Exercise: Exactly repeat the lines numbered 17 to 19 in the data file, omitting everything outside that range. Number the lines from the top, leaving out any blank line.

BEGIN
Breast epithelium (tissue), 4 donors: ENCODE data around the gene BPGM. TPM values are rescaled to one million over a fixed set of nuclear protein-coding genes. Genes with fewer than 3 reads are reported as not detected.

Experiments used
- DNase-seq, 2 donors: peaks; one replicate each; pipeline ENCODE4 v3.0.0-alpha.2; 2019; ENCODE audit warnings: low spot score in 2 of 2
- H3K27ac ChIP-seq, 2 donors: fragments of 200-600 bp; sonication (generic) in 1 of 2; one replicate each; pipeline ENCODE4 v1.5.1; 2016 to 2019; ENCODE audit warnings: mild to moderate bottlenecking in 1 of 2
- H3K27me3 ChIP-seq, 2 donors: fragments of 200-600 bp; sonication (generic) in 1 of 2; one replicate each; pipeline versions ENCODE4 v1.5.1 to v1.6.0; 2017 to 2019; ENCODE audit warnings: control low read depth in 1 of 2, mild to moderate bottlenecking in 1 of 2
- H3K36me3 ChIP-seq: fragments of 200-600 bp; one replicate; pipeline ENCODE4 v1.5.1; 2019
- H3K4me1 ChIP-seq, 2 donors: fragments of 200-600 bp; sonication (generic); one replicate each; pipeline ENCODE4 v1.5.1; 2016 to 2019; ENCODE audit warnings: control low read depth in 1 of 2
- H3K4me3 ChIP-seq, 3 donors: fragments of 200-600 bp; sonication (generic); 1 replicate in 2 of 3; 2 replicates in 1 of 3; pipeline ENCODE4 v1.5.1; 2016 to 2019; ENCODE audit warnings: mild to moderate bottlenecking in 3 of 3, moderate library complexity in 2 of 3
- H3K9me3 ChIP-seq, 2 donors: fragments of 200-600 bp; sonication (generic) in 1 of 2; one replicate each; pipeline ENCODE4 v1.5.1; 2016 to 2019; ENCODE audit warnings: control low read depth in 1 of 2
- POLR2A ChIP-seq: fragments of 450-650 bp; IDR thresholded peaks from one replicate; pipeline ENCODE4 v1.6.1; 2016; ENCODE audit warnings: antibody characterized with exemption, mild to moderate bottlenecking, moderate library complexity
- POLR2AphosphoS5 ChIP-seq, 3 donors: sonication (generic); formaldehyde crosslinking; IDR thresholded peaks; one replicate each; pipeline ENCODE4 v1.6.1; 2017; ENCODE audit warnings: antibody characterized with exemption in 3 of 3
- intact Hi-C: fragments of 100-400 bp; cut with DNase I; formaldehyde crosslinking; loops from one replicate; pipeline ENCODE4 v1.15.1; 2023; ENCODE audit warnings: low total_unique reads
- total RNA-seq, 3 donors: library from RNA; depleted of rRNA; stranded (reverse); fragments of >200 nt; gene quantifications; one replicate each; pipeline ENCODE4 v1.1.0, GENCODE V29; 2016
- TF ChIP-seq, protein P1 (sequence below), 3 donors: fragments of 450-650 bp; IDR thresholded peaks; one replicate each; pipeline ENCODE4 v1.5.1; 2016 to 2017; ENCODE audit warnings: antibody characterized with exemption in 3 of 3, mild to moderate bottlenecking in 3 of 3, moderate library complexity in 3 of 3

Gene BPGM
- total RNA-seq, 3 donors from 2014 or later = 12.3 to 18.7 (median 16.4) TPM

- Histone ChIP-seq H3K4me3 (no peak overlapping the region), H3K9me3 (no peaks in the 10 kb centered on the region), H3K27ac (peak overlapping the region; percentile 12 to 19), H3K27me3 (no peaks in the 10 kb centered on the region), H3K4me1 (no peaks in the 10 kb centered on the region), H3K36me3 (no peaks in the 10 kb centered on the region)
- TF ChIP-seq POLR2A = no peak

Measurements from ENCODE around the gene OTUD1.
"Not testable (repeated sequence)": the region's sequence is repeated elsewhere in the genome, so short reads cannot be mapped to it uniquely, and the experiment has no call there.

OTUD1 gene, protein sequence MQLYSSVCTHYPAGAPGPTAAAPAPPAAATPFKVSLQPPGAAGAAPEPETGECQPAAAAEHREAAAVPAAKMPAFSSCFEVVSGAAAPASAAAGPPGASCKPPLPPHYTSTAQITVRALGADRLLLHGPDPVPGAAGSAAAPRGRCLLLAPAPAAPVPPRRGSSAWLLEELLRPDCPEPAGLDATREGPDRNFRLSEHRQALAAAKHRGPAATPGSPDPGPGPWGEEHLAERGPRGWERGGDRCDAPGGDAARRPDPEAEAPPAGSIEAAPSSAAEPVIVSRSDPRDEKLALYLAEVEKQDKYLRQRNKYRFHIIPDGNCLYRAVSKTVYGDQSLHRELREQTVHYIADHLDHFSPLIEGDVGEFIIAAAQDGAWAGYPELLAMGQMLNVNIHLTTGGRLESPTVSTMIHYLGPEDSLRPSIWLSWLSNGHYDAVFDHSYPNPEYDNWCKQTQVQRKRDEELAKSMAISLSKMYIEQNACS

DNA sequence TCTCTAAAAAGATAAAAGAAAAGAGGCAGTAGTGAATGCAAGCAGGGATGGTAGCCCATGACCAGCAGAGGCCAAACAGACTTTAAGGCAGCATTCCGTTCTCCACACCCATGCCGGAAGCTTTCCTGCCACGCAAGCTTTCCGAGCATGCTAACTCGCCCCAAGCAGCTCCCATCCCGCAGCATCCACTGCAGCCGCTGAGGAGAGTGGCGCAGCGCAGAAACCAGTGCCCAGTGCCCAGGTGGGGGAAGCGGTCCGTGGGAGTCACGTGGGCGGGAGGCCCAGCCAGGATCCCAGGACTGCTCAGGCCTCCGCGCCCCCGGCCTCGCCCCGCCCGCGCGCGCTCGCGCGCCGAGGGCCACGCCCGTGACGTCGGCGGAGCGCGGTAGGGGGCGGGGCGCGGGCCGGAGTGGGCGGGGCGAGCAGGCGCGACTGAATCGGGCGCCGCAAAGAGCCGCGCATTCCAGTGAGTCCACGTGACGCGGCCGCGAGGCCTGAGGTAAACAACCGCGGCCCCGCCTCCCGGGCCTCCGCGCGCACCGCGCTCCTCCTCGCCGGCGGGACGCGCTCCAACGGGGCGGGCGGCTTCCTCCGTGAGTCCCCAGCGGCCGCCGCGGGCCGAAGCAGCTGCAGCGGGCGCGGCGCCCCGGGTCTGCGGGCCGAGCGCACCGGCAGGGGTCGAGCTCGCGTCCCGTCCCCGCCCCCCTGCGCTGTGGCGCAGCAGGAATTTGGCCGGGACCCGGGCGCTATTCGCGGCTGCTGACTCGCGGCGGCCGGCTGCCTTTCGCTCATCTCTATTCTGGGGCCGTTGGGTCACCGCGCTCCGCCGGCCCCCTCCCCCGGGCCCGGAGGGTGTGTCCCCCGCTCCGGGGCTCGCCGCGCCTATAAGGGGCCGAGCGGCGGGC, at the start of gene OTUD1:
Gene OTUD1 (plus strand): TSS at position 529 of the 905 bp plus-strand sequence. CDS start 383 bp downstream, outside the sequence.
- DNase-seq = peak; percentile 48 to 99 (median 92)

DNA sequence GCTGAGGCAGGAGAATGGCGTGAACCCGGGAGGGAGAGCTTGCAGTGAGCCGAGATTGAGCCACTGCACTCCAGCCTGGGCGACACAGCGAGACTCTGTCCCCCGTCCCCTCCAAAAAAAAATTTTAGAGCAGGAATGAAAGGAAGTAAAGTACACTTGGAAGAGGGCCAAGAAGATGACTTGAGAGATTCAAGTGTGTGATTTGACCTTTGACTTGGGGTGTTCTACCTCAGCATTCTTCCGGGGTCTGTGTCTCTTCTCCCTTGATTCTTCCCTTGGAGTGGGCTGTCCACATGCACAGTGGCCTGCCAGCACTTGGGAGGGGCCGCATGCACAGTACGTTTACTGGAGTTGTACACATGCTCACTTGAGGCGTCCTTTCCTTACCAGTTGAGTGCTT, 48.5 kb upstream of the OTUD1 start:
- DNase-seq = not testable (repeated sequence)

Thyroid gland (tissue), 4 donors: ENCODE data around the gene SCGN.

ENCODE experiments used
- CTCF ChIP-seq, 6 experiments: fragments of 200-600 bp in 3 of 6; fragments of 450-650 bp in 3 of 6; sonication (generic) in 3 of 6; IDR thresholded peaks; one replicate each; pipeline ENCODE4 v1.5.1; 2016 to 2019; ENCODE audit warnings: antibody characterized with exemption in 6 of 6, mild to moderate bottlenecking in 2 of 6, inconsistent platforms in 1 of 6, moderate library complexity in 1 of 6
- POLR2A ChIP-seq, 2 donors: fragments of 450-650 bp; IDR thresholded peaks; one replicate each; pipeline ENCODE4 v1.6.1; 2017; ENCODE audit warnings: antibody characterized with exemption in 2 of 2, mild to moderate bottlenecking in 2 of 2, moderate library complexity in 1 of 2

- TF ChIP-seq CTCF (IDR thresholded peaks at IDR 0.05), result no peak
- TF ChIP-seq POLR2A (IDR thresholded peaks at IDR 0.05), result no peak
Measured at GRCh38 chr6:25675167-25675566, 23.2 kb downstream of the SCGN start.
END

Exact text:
- Histone ChIP-seq H3K4me3 (no peak overlapping the region), H3K9me3 (no peaks in the 10 kb centered on the region), H3K27ac (peak overlapping the region; percentile 12 to 19), H3K27me3 (no peaks in the 10 kb centered on the region), H3K4me1 (no peaks in the 10 kb centered on the region), H3K36me3 (no peaks in the 10 kb centered on the region)
- TF ChIP-seq POLR2A = no peak

Measurements from ENCODE around the gene OTUD1.